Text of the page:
Bosch is also investing in hydrogen fuel cell technologies because “mobile fuel cell technology presents a viable option for climate-neutral transportation of goods in Class 8 vehicles where battery electric alone still presents challenges due to battery size and weight. Fuel cells make all-electric operation of large vehicles for long trips a reality.”
The company announced Wednesday that it will begin producing fuel cell stacks in 2026 at its Anderson, South Carolina facility as part of a more than $200 million investment that’s expected to create at least 350 new jobs.
Bosch says the fuel cell stacks produced in Anderson will drive hydrogen-powered trucks that are slated to hit U.S. roads in the next few years.
“The hydrogen economy holds great promise and at Bosch we are all in,” said Mike Mansuetti, president of Bosch in North America, in a statement. “This is a significant milestone as we announce the first fuel-cell related production for Bosch in the U.S. to support the growing demand from our local customers as part of a diverse approach to powertrain technology.”
The development of the new production process in Anderson was supported locally with assistance from the state of South Carolina and Anderson County.
“Helping Bosch to be among the first to commercialize fuel cell stack production in the U.S. speaks to the strength of our manufacturing industry and workforce,” said South Carolina Gov. Henry McMaster, in a statement. “We are grateful for Bosch’s commitment to our state and look forward to strengthening our partnership.”
The Bosch Anderson facility has already begun work on the expansion to support fuel cell production with renovations of an estimated 147,000-square-foot of floor space.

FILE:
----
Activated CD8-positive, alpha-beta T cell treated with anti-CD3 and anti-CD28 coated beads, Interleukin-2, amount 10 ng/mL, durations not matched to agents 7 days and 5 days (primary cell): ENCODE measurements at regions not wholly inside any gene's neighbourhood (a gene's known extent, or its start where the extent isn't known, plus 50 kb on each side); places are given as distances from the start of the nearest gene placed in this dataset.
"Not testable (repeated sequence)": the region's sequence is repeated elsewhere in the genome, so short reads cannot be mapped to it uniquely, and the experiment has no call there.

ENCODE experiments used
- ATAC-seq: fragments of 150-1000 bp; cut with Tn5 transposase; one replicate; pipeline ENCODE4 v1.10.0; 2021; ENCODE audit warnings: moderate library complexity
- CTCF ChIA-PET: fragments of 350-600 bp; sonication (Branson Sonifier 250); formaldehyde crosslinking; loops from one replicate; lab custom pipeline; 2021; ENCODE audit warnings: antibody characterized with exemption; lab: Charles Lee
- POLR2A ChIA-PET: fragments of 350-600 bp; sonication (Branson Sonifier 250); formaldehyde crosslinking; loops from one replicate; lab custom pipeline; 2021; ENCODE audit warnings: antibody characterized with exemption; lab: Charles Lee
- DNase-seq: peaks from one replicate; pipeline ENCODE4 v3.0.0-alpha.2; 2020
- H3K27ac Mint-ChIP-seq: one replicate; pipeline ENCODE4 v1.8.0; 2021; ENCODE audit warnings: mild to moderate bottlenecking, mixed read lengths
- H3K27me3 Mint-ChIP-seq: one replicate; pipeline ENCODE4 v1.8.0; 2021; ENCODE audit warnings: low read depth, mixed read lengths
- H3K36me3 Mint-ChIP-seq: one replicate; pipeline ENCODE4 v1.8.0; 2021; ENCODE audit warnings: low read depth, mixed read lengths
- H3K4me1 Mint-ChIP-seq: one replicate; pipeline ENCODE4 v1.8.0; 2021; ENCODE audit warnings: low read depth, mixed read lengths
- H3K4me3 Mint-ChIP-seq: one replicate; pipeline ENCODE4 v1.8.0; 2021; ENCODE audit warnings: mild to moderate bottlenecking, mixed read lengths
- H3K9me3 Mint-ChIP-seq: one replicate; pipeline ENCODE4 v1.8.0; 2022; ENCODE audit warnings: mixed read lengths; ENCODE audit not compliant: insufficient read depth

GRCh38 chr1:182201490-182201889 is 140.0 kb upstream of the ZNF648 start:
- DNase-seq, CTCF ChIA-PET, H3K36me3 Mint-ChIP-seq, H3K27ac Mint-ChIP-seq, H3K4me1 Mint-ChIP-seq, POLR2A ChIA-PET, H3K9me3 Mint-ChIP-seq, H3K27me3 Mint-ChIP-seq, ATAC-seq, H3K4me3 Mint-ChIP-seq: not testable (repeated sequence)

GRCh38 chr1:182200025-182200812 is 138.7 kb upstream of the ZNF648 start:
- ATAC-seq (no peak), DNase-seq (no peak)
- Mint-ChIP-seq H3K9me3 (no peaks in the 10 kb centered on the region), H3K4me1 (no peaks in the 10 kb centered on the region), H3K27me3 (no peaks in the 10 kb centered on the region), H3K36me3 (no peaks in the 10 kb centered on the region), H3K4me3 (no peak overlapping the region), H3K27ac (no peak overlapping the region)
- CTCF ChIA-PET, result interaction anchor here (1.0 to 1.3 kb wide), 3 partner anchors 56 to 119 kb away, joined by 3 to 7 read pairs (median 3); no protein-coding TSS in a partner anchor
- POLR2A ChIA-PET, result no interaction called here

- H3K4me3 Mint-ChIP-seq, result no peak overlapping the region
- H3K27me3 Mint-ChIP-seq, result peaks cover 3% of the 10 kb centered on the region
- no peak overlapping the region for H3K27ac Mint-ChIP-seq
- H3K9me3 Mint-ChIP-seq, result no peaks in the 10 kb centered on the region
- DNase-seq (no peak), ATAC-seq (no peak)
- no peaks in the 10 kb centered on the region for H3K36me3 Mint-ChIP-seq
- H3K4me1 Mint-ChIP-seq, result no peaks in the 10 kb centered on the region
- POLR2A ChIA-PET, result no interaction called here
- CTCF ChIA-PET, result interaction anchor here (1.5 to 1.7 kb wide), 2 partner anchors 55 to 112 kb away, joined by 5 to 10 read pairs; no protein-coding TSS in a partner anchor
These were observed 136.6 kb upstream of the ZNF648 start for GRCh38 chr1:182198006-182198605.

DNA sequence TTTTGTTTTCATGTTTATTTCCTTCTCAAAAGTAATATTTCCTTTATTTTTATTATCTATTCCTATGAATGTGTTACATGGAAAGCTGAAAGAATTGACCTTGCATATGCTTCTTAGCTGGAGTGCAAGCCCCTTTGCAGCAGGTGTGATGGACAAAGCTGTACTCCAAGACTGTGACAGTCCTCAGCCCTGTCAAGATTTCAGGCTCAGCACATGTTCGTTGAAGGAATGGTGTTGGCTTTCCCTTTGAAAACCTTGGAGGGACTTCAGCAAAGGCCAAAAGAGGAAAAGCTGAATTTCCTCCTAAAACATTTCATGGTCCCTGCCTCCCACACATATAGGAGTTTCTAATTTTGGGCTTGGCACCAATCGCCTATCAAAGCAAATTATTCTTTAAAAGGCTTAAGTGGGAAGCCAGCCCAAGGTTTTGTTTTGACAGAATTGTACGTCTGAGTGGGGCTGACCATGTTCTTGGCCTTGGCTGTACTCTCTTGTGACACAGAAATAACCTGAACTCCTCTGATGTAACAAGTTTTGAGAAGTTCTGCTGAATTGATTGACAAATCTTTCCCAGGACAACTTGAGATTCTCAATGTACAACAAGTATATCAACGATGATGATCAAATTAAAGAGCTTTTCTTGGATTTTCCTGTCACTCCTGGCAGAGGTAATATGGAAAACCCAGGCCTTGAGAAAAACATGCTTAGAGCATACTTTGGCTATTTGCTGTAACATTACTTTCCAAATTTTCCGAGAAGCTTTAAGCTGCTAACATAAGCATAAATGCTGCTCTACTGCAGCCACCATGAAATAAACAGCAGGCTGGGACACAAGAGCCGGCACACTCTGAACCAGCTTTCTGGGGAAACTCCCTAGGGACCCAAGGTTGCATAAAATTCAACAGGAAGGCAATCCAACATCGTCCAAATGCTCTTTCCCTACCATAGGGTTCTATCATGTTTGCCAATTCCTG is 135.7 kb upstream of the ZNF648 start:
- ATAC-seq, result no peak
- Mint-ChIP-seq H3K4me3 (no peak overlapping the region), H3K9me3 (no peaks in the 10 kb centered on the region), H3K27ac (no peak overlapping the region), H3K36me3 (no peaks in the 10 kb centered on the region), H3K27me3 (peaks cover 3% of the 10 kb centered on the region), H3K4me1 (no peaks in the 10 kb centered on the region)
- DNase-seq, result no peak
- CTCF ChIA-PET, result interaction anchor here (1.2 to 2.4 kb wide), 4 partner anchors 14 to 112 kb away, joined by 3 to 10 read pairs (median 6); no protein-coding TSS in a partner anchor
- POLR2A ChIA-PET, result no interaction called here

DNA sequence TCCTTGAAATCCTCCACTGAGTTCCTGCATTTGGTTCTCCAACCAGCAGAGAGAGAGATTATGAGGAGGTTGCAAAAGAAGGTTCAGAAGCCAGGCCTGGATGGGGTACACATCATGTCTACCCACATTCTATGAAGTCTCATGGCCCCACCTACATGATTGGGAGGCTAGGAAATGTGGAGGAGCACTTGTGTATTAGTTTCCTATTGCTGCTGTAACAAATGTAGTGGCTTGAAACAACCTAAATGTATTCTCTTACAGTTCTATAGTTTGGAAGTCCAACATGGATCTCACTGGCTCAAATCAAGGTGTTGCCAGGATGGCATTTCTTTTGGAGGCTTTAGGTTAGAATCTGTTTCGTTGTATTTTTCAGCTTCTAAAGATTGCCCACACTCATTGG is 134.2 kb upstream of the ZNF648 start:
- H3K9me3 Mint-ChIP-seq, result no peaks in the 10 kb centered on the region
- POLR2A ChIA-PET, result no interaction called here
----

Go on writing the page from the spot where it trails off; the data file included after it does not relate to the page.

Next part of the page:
“Fuel cells have been a promising technology for many years, and it is fitting that this technology is coming to South Carolina where our manufacturing strength has helped many companies bring new innovations to the market,” said South Carolina Secretary of Commerce Harry M. Lightsey III, in a statement. “Congratulations to Bosch for another successful expansion in Anderson County!”
Bosch first began manufacturing in Anderson in 1985. Operations later expanded from the production of fuel rails to multiple products including sensors and powertrain electronic control units.
“The investment and jobs provided by this new technology are significant for Anderson County and for our long-standing collaboration with Bosch as one of the largest local employers,” said Anderson County Council Chairman Tommy Dunn, in a statement.
Fuel cell stack production is “highly complex” with one stack consisting of 3,200 individual parts assembled, more than 400 layers, and more than 100 unique components, according to Bosch.
“In order to successfully bring fuel cell technology to market in mass scale, it requires a combination of extensive experience in research and development, systems integration and complex manufacturing process,” said Mike Mansuetti, president of Bosch in North America, in a statement. “Bosch is unique in its ability in all these areas. The work we have already done in commercializing fuel cell technology builds on our extensive experience in developing and manufacturing products for the internal combustion engine at scale.”
Bosch recently announced its plans to invest more than $1 billion USD globally to develop mobile fuel cell technologies by 2024.
Featured image: BMW has begun producing its own hydrogen fuel cell systems for its iX5 Hydrogen vehicles that will be released later this year. (Credit: BMW Group)
A diagram is shown of BMW’s iX5 Hydrogen fuel cell system. (Credit: BMW Group)
A Bosch hydrogen fuel cell stack. (Credit: Bosch/Martin Stollberg)